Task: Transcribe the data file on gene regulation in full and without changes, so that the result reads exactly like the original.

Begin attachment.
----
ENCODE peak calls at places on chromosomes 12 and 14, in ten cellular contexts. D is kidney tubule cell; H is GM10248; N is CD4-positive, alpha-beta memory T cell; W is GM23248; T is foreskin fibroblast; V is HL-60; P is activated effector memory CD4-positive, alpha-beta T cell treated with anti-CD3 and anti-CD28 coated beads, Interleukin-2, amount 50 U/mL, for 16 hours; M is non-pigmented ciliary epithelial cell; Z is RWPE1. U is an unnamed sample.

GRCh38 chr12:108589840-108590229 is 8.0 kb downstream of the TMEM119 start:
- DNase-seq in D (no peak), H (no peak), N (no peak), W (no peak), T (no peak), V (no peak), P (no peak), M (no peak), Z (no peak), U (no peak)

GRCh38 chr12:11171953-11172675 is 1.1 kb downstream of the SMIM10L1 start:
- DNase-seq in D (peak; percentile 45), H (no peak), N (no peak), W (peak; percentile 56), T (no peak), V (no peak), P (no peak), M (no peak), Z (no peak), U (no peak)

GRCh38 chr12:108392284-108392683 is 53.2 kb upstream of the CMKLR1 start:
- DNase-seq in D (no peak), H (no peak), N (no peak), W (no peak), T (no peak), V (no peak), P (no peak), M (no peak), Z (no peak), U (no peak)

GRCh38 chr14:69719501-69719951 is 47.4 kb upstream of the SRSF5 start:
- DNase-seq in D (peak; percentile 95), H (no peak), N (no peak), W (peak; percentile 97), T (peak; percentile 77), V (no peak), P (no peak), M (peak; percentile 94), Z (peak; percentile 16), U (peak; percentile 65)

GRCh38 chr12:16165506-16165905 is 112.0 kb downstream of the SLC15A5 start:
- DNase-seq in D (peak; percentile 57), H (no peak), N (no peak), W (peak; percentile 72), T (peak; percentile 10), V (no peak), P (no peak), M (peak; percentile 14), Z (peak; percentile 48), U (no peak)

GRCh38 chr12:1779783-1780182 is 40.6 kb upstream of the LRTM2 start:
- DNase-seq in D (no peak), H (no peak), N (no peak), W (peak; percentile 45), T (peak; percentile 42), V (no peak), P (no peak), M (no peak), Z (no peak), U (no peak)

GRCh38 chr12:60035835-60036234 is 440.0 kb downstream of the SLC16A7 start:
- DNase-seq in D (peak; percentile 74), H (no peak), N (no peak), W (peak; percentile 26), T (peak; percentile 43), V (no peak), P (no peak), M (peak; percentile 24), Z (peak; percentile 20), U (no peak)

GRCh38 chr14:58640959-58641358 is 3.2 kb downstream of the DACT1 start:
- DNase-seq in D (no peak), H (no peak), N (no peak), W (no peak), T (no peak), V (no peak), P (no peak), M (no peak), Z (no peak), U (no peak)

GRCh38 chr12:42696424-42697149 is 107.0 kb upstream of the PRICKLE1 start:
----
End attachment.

ENCODE peak calls at places on chromosomes 12 and 14, in ten cellular contexts. D is kidney tubule cell; H is GM10248; N is CD4-positive, alpha-beta memory T cell; W is GM23248; T is foreskin fibroblast; V is HL-60; P is activated effector memory CD4-positive, alpha-beta T cell treated with anti-CD3 and anti-CD28 coated beads, Interleukin-2, amount 50 U/mL, for 16 hours; M is non-pigmented ciliary epithelial cell; Z is RWPE1. U is an unnamed sample.

GRCh38 chr12:108589840-108590229 is 8.0 kb downstream of the TMEM119 start:
- DNase-seq in D (no peak), H (no peak), N (no peak), W (no peak), T (no peak), V (no peak), P (no peak), M (no peak), Z (no peak), U (no peak)

GRCh38 chr12:11171953-11172675 is 1.1 kb downstream of the SMIM10L1 start:
- DNase-seq in D (peak; percentile 45), H (no peak), N (no peak), W (peak; percentile 56), T (no peak), V (no peak), P (no peak), M (no peak), Z (no peak), U (no peak)

GRCh38 chr12:108392284-108392683 is 53.2 kb upstream of the CMKLR1 start:
- DNase-seq in D (no peak), H (no peak), N (no peak), W (no peak), T (no peak), V (no peak), P (no peak), M (no peak), Z (no peak), U (no peak)

GRCh38 chr14:69719501-69719951 is 47.4 kb upstream of the SRSF5 start:
- DNase-seq in D (peak; percentile 95), H (no peak), N (no peak), W (peak; percentile 97), T (peak; percentile 77), V (no peak), P (no peak), M (peak; percentile 94), Z (peak; percentile 16), U (peak; percentile 65)

GRCh38 chr12:16165506-16165905 is 112.0 kb downstream of the SLC15A5 start:
- DNase-seq in D (peak; percentile 57), H (no peak), N (no peak), W (peak; percentile 72), T (peak; percentile 10), V (no peak), P (no peak), M (peak; percentile 14), Z (peak; percentile 48), U (no peak)

GRCh38 chr12:1779783-1780182 is 40.6 kb upstream of the LRTM2 start:
- DNase-seq in D (no peak), H (no peak), N (no peak), W (peak; percentile 45), T (peak; percentile 42), V (no peak), P (no peak), M (no peak), Z (no peak), U (no peak)

GRCh38 chr12:60035835-60036234 is 440.0 kb downstream of the SLC16A7 start:
- DNase-seq in D (peak; percentile 74), H (no peak), N (no peak), W (peak; percentile 26), T (peak; percentile 43), V (no peak), P (no peak), M (peak; percentile 24), Z (peak; percentile 20), U (no peak)

GRCh38 chr14:58640959-58641358 is 3.2 kb downstream of the DACT1 start:
- DNase-seq in D (no peak), H (no peak), N (no peak), W (no peak), T (no peak), V (no peak), P (no peak), M (no peak), Z (no peak), U (no peak)

GRCh38 chr12:42696424-42697149 is 107.0 kb upstream of the PRICKLE1 start: